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‘Fujizuka’ mound in Shizuoka found to date to Edo Period

Local officials here confirmed that a famed "fujizuka" (mound representing Mount Fuji) dates to at least the 18th century.

‘Fujizuka’ mound in Shizuoka found to date to Edo Period
A Fuji city official on Dec. 22 explains to local residents about the interim results 
of a survey of the Suzukawa no Fujizuka mound in the Shizuoka Prefecture city. 
The study is being conducted by removing the concrete cover on the mound 
[Credit: Masashi Rokubuichi]
Located near Tagonoura beach in the Suzukawanishi-cho district in the city, Suzukawa no Fujizuka was originally considered for nomination as a UNESCO World Heritage site, but the plan was eventually dropped because little was known about the history and origins of the site. Mount Fuji was inscribed on the World Heritage list in 2013.

The Fuji city government began excavating the 4.5-meter-high mound in December. Measuring 15 meters in diameter, the mound site contained fragments of Hizen ceramics, as well as stones from the nearby shoreline.

While the stones appear to have been piled up on the mound to show respect for Mount Fuji, the officials expect the potsherds to date to the 18th century. An interim report on the discovery was released Dec. 22.

It was believed that the mound was constructed in the middle of the Edo Period or earlier as an inscription on a stone lantern in front of the monument reads “the second year of the Kyoho era” (1717).

The latest discovery of the broken Hizen ceramics supports the hypothesis.

Fujizuka are miniature versions of Mount Fuji that were created by “fujiko” religious groups that honor the nation's highest peak by worshipping it from afar. Fujizuka can be found in Tokyo and elsewhere.

‘Fujizuka’ mound in Shizuoka found to date to Edo Period
Suzukawa no Fujizuka, left, can be seen in this photo taken between the Meiji Era (1868-1912)
 and the Taisho Era (1912-1926) [Credit: Fuji City Government]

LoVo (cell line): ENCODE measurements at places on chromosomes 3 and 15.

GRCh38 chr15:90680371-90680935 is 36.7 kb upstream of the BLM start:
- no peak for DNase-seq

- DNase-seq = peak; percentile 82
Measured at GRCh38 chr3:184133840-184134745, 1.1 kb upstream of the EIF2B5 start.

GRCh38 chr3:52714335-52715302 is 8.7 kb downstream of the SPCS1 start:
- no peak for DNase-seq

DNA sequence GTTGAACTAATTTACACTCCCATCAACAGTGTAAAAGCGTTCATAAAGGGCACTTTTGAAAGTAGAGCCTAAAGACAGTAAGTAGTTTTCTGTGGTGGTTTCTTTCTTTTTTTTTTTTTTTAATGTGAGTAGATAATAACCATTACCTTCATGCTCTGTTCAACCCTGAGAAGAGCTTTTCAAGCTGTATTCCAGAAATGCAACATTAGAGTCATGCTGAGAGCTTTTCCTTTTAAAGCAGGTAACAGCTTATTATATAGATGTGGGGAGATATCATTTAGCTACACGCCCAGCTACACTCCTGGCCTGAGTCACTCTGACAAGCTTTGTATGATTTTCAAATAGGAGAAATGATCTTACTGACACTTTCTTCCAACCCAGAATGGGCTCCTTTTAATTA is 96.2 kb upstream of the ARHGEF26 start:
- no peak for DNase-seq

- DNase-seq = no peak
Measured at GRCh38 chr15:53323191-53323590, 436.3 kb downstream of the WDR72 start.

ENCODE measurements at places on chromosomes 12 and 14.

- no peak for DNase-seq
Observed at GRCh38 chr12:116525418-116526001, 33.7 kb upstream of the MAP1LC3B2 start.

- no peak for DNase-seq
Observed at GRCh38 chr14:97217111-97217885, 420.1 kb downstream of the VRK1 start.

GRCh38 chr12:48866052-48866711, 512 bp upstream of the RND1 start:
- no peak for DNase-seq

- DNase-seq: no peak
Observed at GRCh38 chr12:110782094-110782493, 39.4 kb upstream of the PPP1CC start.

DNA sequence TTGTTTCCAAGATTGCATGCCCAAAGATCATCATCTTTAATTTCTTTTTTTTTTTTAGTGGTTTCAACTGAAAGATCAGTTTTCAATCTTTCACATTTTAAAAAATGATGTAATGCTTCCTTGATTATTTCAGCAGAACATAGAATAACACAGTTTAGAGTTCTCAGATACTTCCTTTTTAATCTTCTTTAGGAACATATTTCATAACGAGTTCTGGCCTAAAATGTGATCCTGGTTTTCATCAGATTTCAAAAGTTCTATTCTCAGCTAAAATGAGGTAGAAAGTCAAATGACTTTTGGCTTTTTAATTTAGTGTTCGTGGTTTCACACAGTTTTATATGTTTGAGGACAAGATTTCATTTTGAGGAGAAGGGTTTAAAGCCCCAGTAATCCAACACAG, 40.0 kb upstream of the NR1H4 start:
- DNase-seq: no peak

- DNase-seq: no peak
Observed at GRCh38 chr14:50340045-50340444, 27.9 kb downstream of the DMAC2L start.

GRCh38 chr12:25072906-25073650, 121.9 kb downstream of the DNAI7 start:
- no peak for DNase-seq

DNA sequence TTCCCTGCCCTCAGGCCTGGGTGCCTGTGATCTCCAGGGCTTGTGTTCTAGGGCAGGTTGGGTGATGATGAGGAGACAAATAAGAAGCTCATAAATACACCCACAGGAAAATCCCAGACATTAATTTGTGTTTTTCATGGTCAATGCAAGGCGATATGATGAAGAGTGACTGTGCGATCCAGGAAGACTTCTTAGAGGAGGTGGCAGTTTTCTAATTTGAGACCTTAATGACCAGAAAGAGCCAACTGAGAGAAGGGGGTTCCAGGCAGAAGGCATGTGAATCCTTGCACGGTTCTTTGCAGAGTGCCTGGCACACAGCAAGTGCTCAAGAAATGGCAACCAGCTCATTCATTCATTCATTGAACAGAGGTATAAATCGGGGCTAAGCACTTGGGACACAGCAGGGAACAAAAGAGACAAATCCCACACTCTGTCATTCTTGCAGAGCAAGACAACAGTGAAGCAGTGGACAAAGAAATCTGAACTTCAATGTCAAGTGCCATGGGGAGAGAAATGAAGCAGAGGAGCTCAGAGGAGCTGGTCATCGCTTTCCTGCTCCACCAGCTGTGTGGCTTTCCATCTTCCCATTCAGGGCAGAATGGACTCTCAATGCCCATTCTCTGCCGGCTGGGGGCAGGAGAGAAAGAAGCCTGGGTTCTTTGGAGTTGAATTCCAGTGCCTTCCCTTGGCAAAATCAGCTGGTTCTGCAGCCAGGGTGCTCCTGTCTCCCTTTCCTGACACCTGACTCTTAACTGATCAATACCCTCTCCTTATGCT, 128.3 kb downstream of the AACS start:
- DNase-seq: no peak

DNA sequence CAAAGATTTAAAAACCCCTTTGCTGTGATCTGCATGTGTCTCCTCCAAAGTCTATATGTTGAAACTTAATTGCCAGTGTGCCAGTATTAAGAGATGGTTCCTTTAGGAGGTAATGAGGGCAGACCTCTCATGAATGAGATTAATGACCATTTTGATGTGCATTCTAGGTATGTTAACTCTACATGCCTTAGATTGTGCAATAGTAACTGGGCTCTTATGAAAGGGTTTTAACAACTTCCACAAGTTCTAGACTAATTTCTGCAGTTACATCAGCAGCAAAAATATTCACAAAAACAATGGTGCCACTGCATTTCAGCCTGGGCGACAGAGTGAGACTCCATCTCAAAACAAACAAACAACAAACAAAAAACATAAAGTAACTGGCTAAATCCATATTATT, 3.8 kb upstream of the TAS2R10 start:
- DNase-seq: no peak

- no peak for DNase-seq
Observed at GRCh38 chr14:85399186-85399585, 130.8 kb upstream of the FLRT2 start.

Suzukawa no Fujizuka was created before the fujiko craze took off during the Edo Period (1603-1867).

According to local records from the era, such as “Surugaki,” mountain ascetics and others purified their bodies along the seashore in preparation for climbing Mount Fuji, and put stones that they found near the ocean on the top of Suzukawa no Fujizuka to pray for safety.

During the recent excavation, many flat stones worn by ocean waves were discovered.

The monument is on the grounds of Fuji Rokusho Sengenjinja shrine. The surface of the fujizuka was covered with concrete by the Suzukawa district administration committee, which is responsible for the management of the shrine site, in 1976 to prevent it from collapsing.

However, as an increasing number of people have come to visit Suzukawa no Fujizuka after Mount Fuji was included on the World Heritage list, the committee plans to remove the concrete cover on top so that those who climb it can pile seaside stones as a sign of respect.

The administration committee asked the Fuji city government to survey the mound--an essential step to removing the concrete cover.

On Dec. 22, committee members and local residents came to hear the interim results of the study.

“A closer examination is required before making a conclusion about the findings,” said an official of the city’s culture promotion division.

Source: The Asahi Shimbun [January 30, 2016]

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